Anser Daud is a medical student at the University of Toronto who writes about health advocacy and human-rights issues.
It may not feel like it, but we remain in the early days of the coronavirus outbreak. In Canada, more than 30 new cases have emerged in March alone; in the world, there have been more than 110,000 people diagnosed with it, with more than 3,800 deaths. There is much that scientists still don’t know about COVID-19, including whether or not a vaccination is possible; it may take a year, if not more, before such a preventative measure could even be developed and distributed.
But while new research continues to expand experts’ understanding of the epidemic, there is a lesson that is more obvious if we take the time to notice it: Humanity’s health is collective, because humanity is so connected. The coronavirus has demonstrated that everyone’s well-being relies, at least to some extent, on everyone else’s; our health is only as safe as the worst cared-for, most vulnerable individuals in our society.
Viruses are not contained by geographic, social, economic or cultural borders; they travel freely through humanity. The most medically vulnerable among us – those with weakened immune systems, those with cancer, transplant patients, or the elderly – are at greatest risk, and we must work together to protect them. Because of this fact, only a truly comprehensive public health-care system can be an effective shield. This is, after all, the core concept of herd immunity, which undergirds the reasons we vaccinate: we cannot all be immune unless we all participate in the effort together.
It is essential that the world’s health systems and our social attitudes reflect this reality. In the New England Journal of Medicine, billionaire Bill Gates highlighted the fact that helping low- and middle-income countries in Africa and South Asia will slow the global circulation of coronavirus and save lives everywhere. He says vaccines and antivirals, when developed, must be available and affordable for people who are at the heart of such outbreaks. “Not only is such distribution the right thing to do," Mr. Gates writes, “it’s also the right strategy for short-circuiting transmission and preventing future pandemics.”
Take the example of a Miami man who returned from China and, feeling unwell, visited a hospital to get himself checked for the coronavirus. It turned out he did not have it – he had the flu – but he was subsequently billed US$3,270 for what was classified as a high-severity ER visit. It is not inconceivable that an uninsured individual would consider skipping a visit to the hospital to avoid such unbearable costs. The young and healthy may survive an infection from the coronavirus, but they might carry it to someone who wouldn’t.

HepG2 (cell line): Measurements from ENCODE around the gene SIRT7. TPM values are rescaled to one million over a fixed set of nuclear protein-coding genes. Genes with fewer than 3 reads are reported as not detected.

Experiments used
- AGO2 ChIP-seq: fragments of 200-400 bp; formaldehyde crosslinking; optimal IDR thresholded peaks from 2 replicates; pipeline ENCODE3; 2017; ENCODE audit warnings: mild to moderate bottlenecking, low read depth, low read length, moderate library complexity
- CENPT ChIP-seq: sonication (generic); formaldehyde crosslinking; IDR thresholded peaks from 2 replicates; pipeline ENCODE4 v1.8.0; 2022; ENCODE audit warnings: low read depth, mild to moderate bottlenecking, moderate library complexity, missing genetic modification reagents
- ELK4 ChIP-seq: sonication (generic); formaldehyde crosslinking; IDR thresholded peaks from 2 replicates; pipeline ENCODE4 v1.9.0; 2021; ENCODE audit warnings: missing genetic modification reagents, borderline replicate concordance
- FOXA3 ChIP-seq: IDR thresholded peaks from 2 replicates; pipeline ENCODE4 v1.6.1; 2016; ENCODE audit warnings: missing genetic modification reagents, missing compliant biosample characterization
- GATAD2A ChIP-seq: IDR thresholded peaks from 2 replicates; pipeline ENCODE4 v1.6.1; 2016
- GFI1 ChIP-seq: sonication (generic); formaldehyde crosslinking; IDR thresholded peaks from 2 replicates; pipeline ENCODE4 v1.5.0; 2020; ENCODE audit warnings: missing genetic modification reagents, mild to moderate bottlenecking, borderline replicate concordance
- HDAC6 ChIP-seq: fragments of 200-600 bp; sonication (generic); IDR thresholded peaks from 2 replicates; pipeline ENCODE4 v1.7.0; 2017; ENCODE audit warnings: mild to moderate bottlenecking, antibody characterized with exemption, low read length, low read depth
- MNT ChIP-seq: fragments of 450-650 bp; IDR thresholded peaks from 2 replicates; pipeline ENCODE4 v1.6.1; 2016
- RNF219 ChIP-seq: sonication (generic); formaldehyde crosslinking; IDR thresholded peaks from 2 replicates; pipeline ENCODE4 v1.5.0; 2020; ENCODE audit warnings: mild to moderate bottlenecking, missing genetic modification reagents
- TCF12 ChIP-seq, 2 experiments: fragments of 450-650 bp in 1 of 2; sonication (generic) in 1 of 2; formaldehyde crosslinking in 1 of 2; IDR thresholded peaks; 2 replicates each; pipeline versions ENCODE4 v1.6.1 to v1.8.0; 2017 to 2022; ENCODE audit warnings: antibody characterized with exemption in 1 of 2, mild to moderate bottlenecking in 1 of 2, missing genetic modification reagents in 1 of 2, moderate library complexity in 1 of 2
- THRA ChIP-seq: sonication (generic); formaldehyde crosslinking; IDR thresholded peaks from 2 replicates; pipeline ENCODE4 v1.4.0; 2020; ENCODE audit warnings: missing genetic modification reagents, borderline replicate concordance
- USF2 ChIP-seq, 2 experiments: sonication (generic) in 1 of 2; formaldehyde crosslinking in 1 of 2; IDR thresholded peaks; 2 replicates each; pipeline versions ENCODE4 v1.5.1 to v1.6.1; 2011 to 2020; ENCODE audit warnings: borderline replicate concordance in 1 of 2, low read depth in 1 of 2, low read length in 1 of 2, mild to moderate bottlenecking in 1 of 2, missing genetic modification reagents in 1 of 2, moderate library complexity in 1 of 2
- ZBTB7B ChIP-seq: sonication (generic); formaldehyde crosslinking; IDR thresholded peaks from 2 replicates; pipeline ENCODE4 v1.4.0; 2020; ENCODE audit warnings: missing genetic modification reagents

In Canada, our system of universal health care makes such a scenario seem inconceivable. But truly universal health coverage isn’t quite what we have here. Under the Canada Health Act, our publicly-funded system is meant to be based on the principles of comprehensiveness (that necessary health services are insured), universality (that everyone is insured to the same level), portability (that a resident has coverage between provinces) and accessibility (that all persons have reasonable access to health-care services and facilities).
Yet, there are many factions of our population that are far behind in the standards of health care that they receive. Consider the Indigenous peoples in Canada, who are affected by major health problems at rates that are much higher than non-Indigenous populations. The disparities range from high rates of infant and maternal sickness, diabetes and hypertension, to diseases related to substance abuse, environmental contamination and heavy burdens around infectious disease.
And while Health Minister Patty Hajdu recently encouraged Canadians to stockpile food and medication in case they end up quarantined, that’s not meaningfully achievable for many. By some estimates, nearly 20 per cent of Canadians do not have adequate drug coverage and as a result cannot afford to stock up on medicine. Universal drug coverage may yet be on the way, but it is a glaringly missing piece in our universal health-care system; Canada remains the only high-income country with a universal health-care system that does not provide coverage of medically necessary prescription drugs.
For some people, the challenges extend beyond just inadequate access to care. Long have refugees and immigrants faced marginalization due to language and cultural differences. COVID-19 has yet again provided an opportunity for hate-mongers and racists to sow fear and divisiveness against those who look different from us, with the victims this time being Chinese and East Asian Canadians.
While neither health-insurance status nor positive social attitudes would prevent the spread of COVID-19, our interconnected health is eminently vulnerable to the spread of disease – which knows no class, culture, race or creed. Regardless of whether or not coronavirus persists, when it comes to health, we must understand that we’re greater than the sum of our individual parts – but less than we could be, if we ignore our weakest ones.
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